Every morning across China, taichi can be seen practiced in public parks, mostly by older people. It is one of the iconic scenes of China.

But Yang is seeing younger people, aged in their 20s or 30s, taking up the art. This young generation is caught in the hussle and bustle of modern Chinese life.

"They come to learn taichi because they realize their lifestyle is unhealthy. Taichi improves their physical and mental health," he says.

Chinese are not the only people joining this trend.

Lloyd David Ward, an American businessman, has learnt taichi with Yang for six years and says taichi has helped not only his personal life but his business life, too.

"Taichi teaches me the better way of business. I have learned the importance of balance and harmony from taichi," he says.

More and more people across the world are realizing the benefit of the ancient exercise, says Ronnie Robinson, secretary of Taijiquan and Qigong Federation of Europe.

"People need to get a better sense of themselves, their bodies and their relationship with others. This is one of the reasons that more people are learning taichi," Robinson says.

Robinson says there are more opportunities for Europeans to learn taichi because cultural communication between China and European countries is getting closer.

The Chinese Wushu Association says one of its top goals is to spread taichi culture internationally and works with organizations in other countries to stage the World Wushu Championship.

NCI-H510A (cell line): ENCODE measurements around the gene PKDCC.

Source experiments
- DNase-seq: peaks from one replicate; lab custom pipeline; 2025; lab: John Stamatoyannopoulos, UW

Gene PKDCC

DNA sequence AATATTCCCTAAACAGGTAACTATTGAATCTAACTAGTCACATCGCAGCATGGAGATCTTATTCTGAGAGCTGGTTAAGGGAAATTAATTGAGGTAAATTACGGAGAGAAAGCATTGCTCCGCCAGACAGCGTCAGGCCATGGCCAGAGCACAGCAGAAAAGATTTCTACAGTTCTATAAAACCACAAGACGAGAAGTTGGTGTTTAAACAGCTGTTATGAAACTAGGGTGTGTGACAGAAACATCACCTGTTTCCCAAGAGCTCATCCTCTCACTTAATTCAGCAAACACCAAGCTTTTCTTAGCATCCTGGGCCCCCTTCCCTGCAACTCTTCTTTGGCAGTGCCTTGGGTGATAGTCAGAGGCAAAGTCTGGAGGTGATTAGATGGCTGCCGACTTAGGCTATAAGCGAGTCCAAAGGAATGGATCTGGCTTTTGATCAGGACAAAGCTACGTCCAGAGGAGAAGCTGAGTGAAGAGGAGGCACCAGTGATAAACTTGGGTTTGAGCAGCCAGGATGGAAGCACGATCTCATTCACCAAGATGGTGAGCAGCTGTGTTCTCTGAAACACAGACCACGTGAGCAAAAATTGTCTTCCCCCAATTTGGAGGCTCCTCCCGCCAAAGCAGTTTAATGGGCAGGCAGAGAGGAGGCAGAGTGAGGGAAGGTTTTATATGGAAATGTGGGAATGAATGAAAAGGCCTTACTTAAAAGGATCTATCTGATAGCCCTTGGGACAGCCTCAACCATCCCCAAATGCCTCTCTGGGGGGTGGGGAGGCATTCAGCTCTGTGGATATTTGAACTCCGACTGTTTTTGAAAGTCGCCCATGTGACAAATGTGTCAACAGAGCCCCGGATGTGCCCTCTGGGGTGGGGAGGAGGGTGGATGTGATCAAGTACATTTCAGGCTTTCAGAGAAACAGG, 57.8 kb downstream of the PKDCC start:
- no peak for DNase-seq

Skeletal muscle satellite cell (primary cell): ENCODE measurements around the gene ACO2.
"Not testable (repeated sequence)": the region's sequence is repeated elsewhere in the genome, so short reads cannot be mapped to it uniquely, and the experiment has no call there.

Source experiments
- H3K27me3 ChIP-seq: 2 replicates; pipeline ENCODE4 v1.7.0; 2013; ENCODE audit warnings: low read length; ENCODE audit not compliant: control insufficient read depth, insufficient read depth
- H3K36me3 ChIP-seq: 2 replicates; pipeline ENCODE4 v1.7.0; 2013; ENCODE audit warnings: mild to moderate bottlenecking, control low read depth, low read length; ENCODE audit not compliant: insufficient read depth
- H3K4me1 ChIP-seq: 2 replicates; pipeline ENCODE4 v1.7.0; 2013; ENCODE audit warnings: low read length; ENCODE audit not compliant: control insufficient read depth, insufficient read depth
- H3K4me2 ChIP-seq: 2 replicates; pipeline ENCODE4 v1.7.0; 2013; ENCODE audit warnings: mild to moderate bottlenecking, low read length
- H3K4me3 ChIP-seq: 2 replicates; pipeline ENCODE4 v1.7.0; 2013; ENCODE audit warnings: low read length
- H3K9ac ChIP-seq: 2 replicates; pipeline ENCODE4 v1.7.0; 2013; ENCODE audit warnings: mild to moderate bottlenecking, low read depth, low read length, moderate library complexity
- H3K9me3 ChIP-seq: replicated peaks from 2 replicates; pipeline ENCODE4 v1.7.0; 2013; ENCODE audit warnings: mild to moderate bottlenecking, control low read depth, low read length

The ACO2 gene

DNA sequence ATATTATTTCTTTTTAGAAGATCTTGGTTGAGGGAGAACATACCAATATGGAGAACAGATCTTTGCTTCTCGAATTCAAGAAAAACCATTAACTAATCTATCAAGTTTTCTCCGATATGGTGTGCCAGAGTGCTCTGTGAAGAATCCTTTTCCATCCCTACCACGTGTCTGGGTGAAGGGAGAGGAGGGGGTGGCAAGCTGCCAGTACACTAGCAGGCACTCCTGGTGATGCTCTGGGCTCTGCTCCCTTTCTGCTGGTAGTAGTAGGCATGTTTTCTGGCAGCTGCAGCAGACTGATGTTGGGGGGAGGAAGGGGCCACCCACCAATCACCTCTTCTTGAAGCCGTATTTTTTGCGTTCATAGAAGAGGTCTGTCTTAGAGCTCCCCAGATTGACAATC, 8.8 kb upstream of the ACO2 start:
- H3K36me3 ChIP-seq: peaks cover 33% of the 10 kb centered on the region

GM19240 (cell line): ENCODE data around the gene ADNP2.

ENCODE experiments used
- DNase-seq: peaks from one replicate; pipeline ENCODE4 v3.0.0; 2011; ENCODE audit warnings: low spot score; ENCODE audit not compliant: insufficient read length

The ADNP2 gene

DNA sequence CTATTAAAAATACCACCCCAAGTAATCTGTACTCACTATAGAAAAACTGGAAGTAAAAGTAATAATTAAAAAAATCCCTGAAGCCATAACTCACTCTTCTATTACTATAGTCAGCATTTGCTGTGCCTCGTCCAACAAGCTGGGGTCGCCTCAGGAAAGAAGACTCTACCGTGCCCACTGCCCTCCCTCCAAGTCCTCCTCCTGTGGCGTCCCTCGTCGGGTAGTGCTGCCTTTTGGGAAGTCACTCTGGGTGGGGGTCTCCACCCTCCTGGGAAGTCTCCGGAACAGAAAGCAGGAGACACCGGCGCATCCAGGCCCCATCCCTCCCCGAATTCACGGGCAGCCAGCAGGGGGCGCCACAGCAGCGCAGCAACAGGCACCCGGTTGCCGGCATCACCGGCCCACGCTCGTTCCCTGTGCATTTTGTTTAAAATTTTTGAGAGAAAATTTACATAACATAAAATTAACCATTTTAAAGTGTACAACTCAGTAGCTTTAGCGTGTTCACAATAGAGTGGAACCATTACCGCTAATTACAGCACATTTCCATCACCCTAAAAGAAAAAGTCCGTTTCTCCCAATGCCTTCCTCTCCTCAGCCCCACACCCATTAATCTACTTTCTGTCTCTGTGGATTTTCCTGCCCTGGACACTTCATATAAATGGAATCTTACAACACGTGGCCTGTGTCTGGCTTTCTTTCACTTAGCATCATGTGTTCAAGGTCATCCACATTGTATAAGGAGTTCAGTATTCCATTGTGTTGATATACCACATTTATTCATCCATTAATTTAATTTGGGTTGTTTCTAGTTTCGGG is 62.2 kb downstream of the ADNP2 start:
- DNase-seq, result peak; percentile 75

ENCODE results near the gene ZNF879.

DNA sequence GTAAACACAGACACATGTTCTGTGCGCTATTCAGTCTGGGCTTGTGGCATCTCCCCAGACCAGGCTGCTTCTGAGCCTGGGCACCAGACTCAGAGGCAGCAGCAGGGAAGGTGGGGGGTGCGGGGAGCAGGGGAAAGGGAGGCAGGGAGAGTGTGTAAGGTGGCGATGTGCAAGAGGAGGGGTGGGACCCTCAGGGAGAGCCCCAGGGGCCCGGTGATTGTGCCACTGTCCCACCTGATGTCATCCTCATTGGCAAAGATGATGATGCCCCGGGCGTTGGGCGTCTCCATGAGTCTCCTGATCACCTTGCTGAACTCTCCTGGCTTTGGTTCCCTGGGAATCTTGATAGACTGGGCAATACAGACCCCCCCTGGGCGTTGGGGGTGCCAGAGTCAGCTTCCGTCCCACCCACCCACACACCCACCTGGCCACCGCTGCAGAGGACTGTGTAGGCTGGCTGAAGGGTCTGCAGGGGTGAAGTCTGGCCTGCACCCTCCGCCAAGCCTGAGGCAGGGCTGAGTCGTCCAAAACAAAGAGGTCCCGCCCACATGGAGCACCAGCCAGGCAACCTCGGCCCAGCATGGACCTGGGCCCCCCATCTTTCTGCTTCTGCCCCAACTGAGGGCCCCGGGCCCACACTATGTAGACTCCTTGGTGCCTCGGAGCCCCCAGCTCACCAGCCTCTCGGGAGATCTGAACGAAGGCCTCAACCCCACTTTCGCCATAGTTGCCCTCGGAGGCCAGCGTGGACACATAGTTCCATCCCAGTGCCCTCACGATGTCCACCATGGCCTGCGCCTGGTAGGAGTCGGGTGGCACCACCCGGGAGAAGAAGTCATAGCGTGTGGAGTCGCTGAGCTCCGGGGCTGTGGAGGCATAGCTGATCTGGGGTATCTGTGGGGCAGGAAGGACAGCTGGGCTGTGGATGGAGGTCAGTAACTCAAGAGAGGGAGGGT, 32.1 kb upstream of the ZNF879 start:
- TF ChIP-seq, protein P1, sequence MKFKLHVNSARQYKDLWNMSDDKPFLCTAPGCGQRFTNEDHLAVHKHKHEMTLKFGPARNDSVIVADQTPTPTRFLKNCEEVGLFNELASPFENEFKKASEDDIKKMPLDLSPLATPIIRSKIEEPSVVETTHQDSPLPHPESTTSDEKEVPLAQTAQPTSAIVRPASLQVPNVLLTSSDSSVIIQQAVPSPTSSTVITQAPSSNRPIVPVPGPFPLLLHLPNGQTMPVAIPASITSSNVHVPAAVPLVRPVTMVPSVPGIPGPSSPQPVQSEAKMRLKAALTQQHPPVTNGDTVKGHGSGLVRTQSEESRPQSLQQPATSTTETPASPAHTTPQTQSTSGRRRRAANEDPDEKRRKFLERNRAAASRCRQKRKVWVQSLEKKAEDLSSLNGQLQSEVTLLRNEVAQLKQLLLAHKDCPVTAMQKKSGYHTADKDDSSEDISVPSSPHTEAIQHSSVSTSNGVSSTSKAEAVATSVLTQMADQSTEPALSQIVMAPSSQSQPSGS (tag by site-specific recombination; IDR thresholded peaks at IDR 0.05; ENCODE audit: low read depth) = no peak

This year the 11th World Championship will be held in Turkey and the taichi contest is one of the most popular events. China will send two of its best to compete.

"This event will be a good opportunity to showcase Chinese taichi culture to the world," Zhang says.

The Chinese Wushu Association has also invited movie star Jet Li, one of the world's most influential Chinese kungfu movie stars, to become its image ambassador and help promote taichi.

"Most foreigners have become familiar with taichi moves thanks to Jet Li," Zhang says. "He can attract more foreign friends to learn taichi."

Although the government has made an effort to promote taichi domestically, the martial art still suffers from difficulties and problems: Lack of good teachers.

Zhang Wangnan says there are numerous taichi training centers across China, many of them opened by individuals who are not authentic teachers.

"The teaching quality is poor," says Zhang, and this is one problem that may hinder the development of authentic taichi culture.

Zhang Yongtao, the head of Beijing Yang-style Taichi Research Society, says learning taichi properly is vital and cannot be simply done in a park.

"At present, the main space people can go practice and communicate is in parks. However, parks are not enough to hold other taichi events other than classes," Zhang Yongtao says. "These other events are important so we can fully develop the culture."

Zhang's society had to recently cancel a promotional activity at the Beijing Olympic Stadium, because another, "more important" event was given priority.

Another problem is the lack of money. Zhang's society has about 300 members and each member pays 25 yuan every year in fees.

"The money that we get from members is far from enough for inviting masters or holding other activities," Zhang says.